The Haunted Ruins Of Warren House: The Dark Story Of What Was Known As "The Lepers House" In Norfolk
Warren House has a long and dark history, most famously being used as the home of the local lepers who often succumbed to painful deaths on the property, it is believed that those tormented souls never left the premises.
In 1896, thirteen-year-old Robert Thurston Hopkins, in his first term as a boarder at Thetford Grammar School, Norfolk, England, had a vivid dream. It came to him as he slept in the top dormitory of the school, which faced the road running from Thetford to the market town of Brandon, six miles away.
The dream began with the sight of a long stretch of heathland - gorse, heather, grass-grown holes, and mounds - over which a pallid moon shone, its silver light showing up the twistings of the heath's sandy trackways. Soon Hopkins saw, in the distance, what seemed to be a patch of a mist moving along a wide trackway. The dreamer watched with rather uneasy curiosity, as every now and then it flitted from sight behind clumps of gorse and thorn trees. Eventually, the patch of mist disclosed itself to be a man, running, skipping, and jumping over the large pieces of flint on the trackway.
There was something uncanny about the man's movements. He was coming straight for Hopkin's - making great efforts to catch up with him. On he came, growing larger, forward into the beams of moonlight which showed him clearly for the first time: the man of Hopkin's dream had an intensely loathsome face of silvery-white and ashen grey. Continuing to advance with hurried steps, he held up a hand in which was clutched a circular wooden plate. Decayed ruffles fluttered at both his wrists.
Hopkins recalled, "My feet seemed fastened to enormous bars of lead. I was terrified, and fear of the thing catching hold of me went nigh to driving me mad - or so it seemed in my dream. The moment came when the man was hovering right over me. I was hypnotized with fear. It was then that I could see my pursuer's face with remarkable distinctness. It was thickened and puckered, giving the face a peculiar, heavily menacing expression. I realized that his intention was to press his face against mine. I knew I could not have borne that..."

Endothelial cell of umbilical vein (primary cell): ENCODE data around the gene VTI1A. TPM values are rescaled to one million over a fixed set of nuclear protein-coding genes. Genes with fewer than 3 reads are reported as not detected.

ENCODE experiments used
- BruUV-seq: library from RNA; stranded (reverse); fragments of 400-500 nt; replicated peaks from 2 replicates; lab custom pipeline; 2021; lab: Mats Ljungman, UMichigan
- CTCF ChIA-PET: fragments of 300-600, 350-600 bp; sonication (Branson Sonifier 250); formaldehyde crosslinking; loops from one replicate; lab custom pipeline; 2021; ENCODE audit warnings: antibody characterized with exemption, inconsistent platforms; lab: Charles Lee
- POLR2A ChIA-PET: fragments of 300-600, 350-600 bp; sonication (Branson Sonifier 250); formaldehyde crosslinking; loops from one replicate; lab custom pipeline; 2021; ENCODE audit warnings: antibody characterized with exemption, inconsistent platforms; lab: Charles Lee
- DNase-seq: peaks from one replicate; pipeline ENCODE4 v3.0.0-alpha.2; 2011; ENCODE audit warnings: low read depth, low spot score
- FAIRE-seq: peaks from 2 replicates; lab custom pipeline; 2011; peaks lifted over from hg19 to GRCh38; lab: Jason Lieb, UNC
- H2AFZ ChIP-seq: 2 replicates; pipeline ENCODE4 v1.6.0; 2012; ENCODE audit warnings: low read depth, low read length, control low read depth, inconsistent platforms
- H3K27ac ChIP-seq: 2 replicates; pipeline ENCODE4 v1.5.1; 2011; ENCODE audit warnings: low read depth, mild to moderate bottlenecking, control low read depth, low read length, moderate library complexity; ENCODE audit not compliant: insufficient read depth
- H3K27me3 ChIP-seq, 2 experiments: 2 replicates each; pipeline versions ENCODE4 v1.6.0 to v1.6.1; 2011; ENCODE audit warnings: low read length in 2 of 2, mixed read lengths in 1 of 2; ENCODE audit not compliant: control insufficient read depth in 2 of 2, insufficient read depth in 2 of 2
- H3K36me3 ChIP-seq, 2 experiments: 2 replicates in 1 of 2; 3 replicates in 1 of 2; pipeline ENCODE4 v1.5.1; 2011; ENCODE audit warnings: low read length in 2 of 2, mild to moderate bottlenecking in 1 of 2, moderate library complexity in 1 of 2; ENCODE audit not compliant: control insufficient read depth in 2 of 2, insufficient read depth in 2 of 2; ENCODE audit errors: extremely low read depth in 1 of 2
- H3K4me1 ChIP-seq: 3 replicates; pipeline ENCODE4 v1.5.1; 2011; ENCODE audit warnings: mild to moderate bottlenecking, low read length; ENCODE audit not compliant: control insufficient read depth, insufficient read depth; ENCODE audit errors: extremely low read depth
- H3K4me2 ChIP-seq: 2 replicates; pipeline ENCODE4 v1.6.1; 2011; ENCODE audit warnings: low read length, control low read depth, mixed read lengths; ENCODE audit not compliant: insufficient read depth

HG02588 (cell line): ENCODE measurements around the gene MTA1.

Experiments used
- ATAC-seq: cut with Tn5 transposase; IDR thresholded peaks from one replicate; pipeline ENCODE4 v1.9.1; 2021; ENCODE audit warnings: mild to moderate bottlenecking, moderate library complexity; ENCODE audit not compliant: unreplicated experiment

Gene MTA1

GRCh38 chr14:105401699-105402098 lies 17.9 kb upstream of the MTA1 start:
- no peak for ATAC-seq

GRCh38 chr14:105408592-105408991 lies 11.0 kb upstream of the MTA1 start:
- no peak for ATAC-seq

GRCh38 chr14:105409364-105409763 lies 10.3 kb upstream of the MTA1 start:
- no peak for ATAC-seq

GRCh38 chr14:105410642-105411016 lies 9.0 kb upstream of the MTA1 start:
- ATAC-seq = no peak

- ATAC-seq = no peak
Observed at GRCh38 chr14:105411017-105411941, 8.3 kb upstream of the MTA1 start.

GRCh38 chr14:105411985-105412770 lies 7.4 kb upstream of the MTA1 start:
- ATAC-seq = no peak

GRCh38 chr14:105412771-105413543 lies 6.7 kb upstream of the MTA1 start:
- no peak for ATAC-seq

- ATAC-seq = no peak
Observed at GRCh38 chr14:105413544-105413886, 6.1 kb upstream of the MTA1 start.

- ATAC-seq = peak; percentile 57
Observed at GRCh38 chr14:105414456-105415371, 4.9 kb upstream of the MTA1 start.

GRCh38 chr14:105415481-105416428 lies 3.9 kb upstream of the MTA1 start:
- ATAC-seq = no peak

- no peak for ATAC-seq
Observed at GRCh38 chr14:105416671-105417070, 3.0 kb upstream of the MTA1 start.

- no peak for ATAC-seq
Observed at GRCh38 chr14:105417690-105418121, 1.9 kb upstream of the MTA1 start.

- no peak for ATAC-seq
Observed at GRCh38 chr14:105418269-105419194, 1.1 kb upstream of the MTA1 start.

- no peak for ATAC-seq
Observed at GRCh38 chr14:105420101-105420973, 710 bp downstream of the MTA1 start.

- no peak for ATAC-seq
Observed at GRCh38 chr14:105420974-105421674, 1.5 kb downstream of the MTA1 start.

But the relief of waking now came, though Hopkins did not shake off the extreme terror of the dream for hours after, nor was he allowed to forget it for very long. At intervals of months, the same dream was repeated to him many times, with no difference in detail except that sometimes he could see a building in the background, a long, narrow building with a central tower capped by a pyramidal covering of thatch.
One of the masters at the school, Dr Catt, had an interest in hypnotism and spiritualism, and young Hopkins was rather drawn to him. After a month or so, master and boy fell to discussing the puzzles of local archaeology and folklore, and Hopkins then vented to describe his strange dream.
Dr Catt at once remarked, "That man in your dreams is a leper." The master said that he could not deduce any more from the dream, he doubted whether either of them ever could. The best clue, if the dream was mirroring reality, was the tower with a thatched cap, but the boy was unlikely to trace that particular building, as there were hundreds of curious old thatched dwellings in Norfolk and Suffolk.
Some weeks later, however, Dr Catt, making a call on school business at an inn on the outskirts of Thetford, happened to glance at a photograph on the mantlepiece. To his surprise, the picture was exactly that of the building described by Hopkins as seen in his recurring dream. The master questioned the landlord about it and was told that the building was called Warren House. It was still standing on Brandon Warren, about a mile out of Thetford on the Brandon Road, said the landlord. A fire had once almost destroyed the building, but it had since been renovated. He knew nothing about its history.
Soon after this, Dr Catt and Hopkins went together to Warren House. There it stood on its height, a hoary tower of medieval brick, grey stone, and russet walls. On all sides stretched the warren, sweeping moles of sand, furze, and loneliness, with scarcely a friendly barn or a haystack studding the whole landscape. All around, the sandstone mounds and hummocks had been worn smooth by countless waves of windblown sands.
The master and boy were met by the warrener in charge of the house, who was unused to having visitors call. Dr Catt explained that they were interested in ancient buildings and earthworks. Had the place always been called the Warren House?
No, answered the warrener, many years ago, he had forgotten how long - perhaps a hundred - it had been known as "The Lepers House". It was then a place of seclusion for lepers; he had been shown some mounds nearby where the unfortunates were buried, and up in the top room of the tower, which was about seven hundred years old, where wooden bowls and dishes had remained undisturbed since the time of the lepers. He said he did not use the tower as a place of living because his wife was full of idle fancies about it. She had told him she always felt followed by scores of unseen eyes when she entered the place. He himself did not go there in the dark more than necessary, as there was something uncanny about it - an impression of something foul and very evil.